Dave Made a Maze (2017) Review
A Uniquely Brilliant Adventure
Dave (Nick Thune, Knocked Up) is a struggling artist who has never amounted to anything in the three decades he’s existed. While his girlfriend Annie (Meera Rohit Kumbhani, The Mindy Project) is gone for the weekend, Dave builds a labyrinth in his living room composed of cardboard in an effort to construct something to completion for once. The only downside is that Dave gets lost in the impressively intricate composition that now takes up the majority of his apartment. The maze has become a creative death trap as Dave is worried that rescuers could fall victim to the many dangers lurking within his disposable contraption, but Annie, Dave’s best friend Gordon (Adam Busch, Leon: The Professional), and a documentary filmmaker named Leonard (James Urbankiak, The Venture Bros.) put their lives on the line to bring Dave back to the real world.
Dave Made a Maze is the feature film debut of writer/director Bill Watterson (unrelated to the creator of Calvin and Hobbes) and co-writer Steven Sears. The film, labeled as an adventure horror comedy, is incredibly basic in concept which leaves room for Dave Made a Maze to go completely balls-out in creativity throughout its very short yet entertaining 80-minute duration. Being an independent film, there’s certain idiosyncratic expectations since indie films tend to explore concepts major motion pictures funded by studio powerhouses only vaguely touch on or pass over altogether. Dave Made a Maze has no qualms with being an eccentric film and embraces peculiar visuals and radical ideas to the fullest.
If you’ve ever felt like you wasted your younger years or that life took you in a direction you weren’t prepared for, then you’ll find something in Dave to relate to over the course of the film. There’s a Motion City Soundtrack song called “Can’t Finish What You Started” from their album Even If It Kills Me that would have fit perfectly on the soundtrack for Dave Made a Maze. The song is about having the desire of pressing on in life, but wasting time and procrastinating instead because that unpredictable outcome is too scary to pursue. Dave has just reached his threshold and is at the stage after that where he’s actually doing something about it. Life has been taking a heavy metaphorical dump on Dave’s chest and it’s held him back for too long. The maze becomes a complex allegory for Dave’s journey back to control with every twist and turn representing a different obstacle in life that could get in the way of his goal.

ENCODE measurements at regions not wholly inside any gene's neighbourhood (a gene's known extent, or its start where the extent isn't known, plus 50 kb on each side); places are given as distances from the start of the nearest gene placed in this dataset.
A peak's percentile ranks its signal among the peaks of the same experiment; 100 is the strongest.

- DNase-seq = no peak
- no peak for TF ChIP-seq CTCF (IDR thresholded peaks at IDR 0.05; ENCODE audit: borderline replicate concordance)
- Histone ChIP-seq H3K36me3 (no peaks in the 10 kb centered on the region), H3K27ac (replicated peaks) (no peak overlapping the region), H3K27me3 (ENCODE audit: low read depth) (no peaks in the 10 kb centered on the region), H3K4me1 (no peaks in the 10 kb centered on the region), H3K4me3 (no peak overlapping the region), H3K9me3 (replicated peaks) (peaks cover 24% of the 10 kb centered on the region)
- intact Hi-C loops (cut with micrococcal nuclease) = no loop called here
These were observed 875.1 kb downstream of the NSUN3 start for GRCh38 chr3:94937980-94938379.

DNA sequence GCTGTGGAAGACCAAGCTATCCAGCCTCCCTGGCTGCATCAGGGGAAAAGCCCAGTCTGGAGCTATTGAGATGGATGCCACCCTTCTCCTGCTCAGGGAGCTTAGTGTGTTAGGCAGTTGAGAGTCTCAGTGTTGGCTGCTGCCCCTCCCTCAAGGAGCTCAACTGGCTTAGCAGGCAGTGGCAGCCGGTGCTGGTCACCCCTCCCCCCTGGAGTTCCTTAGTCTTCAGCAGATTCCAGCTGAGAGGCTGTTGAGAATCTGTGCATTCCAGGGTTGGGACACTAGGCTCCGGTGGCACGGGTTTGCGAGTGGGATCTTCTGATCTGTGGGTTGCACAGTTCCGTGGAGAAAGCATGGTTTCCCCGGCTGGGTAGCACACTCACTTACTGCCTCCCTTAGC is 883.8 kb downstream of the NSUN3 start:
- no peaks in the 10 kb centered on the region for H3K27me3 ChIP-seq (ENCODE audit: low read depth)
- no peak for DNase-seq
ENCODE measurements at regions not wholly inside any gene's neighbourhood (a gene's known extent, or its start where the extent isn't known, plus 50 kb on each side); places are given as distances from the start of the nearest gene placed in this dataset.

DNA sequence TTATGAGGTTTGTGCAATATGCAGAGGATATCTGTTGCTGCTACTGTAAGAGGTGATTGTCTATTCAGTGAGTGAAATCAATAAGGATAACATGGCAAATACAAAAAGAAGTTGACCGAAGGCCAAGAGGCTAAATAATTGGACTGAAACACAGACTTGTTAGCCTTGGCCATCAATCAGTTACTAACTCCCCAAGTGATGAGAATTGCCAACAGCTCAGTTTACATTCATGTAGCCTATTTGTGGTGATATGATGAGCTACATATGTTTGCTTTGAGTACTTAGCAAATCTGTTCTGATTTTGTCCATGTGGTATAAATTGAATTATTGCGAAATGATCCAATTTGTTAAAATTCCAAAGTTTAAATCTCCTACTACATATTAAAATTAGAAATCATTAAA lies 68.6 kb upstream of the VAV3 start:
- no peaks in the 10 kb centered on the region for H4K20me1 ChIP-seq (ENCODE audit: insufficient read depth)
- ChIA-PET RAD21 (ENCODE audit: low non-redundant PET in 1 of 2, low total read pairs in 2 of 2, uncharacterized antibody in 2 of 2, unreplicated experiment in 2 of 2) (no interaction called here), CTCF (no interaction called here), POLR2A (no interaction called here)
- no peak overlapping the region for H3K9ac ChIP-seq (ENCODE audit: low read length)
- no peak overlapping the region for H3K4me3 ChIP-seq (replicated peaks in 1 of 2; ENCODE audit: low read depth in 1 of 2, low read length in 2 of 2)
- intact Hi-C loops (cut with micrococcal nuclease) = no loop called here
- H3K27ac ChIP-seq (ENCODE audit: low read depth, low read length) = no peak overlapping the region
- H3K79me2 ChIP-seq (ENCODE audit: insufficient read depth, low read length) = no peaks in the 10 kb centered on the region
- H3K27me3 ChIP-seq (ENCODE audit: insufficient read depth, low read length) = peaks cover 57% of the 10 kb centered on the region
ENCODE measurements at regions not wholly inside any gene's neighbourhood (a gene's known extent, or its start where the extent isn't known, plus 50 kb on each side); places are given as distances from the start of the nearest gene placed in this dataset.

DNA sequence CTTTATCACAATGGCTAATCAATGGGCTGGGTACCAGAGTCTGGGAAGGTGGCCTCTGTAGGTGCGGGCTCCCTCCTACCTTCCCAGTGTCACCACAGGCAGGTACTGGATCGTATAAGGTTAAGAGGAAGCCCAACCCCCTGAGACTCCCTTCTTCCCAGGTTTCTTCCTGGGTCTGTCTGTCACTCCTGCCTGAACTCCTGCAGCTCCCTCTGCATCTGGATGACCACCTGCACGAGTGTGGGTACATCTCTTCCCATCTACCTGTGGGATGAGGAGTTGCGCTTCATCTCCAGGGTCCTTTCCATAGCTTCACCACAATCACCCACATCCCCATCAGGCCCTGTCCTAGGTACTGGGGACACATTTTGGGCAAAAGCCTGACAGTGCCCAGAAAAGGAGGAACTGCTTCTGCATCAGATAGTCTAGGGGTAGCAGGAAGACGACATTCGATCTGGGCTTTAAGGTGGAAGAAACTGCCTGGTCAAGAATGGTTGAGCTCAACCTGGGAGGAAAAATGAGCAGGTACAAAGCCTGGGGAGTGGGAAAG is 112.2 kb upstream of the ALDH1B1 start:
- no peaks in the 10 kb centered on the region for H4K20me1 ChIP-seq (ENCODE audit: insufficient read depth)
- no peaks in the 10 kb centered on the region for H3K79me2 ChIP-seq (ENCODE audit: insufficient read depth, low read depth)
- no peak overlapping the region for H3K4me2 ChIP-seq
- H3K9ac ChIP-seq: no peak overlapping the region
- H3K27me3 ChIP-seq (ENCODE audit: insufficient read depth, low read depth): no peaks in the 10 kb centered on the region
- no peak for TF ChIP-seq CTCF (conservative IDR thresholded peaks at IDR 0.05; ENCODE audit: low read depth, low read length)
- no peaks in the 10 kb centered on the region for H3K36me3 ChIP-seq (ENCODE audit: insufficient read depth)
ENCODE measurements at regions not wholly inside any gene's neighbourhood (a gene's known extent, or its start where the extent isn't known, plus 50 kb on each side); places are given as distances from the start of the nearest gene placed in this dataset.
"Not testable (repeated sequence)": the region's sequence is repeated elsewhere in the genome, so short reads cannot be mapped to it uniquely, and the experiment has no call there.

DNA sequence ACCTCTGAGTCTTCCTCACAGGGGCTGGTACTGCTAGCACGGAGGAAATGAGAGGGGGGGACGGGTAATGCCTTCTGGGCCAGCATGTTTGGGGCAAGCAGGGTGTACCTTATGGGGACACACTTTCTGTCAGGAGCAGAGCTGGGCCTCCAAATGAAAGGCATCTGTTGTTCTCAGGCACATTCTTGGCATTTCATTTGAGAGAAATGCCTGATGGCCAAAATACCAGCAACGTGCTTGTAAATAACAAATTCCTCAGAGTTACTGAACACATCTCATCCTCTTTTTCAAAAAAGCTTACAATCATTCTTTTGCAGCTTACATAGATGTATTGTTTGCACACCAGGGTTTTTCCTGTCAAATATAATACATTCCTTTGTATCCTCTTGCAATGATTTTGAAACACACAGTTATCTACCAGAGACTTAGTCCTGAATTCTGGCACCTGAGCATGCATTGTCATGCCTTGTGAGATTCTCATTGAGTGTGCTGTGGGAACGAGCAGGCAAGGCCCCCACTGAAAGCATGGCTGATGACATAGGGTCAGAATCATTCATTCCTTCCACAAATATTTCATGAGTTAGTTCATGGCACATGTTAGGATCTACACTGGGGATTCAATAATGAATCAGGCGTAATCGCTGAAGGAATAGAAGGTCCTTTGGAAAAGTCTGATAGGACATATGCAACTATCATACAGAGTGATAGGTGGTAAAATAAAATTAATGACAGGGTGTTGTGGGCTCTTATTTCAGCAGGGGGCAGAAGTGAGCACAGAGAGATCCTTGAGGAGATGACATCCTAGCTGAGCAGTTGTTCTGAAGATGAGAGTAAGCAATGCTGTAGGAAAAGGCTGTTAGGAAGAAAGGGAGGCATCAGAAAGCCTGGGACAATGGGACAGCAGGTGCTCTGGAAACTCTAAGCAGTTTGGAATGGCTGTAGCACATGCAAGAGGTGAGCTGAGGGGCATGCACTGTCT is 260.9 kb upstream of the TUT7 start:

The booby traps and unique rooms found within Dave’s maze are the bread and butter of Dave Made a Maze. The film plays with innovation and imagination in every room with aggressive origami birds attacking people, a giant head (that looks like Olmec from Legends of the Hidden Temple) that spews trash in an origami swamp, optical illusions, and jumbo-sized female genitalia composed entirely of cardboard. The R-rating gives Dave Made a Maze the opportunity to be as vulgar and violent as it wants, but the film chooses to represent gore as red yarn, multi-colored confetti, and pink silly string. Every room is unpredictable and The Minotaur chasing them only makes things more interesting.
Visually the film combines several different types of animation including traditional and stop-motion for a look and feel that is basically unparalleled. The opening of the film looks like it was made utilizing how South Park was originally animated with construction paper, the end credits look to be hand-drawn or were possibly created in Adobe Flash, and stop-motion is used sporadically throughout the film like when Dave and Annie assemble the heart of the maze. The highlight is when the entire group, including The Minotaur, enters a room where they all become paper bag hand puppets. You could easily compare it to those old Fandango commercials or The Muppets, but it’s also reminiscent of that He Is Legend music video for “The Seduction.”
The cast of the film has some really intriguing additions. A personal favorite is James Urbaniak who voices Dr. Venture on The Venture Bros., but also included is Kirsten Vangsness of Criminal Minds fame (her “high-five!” sequence is incredible), Tim Nordwind who plays bass and sings vocals in a little band called OK Go, Rick Overton (Groundhog Day, Cloverfield), Scott Krinsky (The O.C., Chuck), Stephanie Allynne (In a World…, Mike and Dave Need Wedding Dates) and John Hennigan (former WWE Superstar John Morrison) as The Minotaur.
Dave Made a Maze is extremely straightforward when it comes to its storyline, but its identifiable execution and unbelievably awesome inventive nature makes Bill Watterson’s debut an adventurous quest with quirky humor that is well-worth diving into a life-threatening cardboard contraption. Dave Made a Maze is one of the most ingenious cinematic journeys worth venturing this year.
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© 2017 Chris Sawin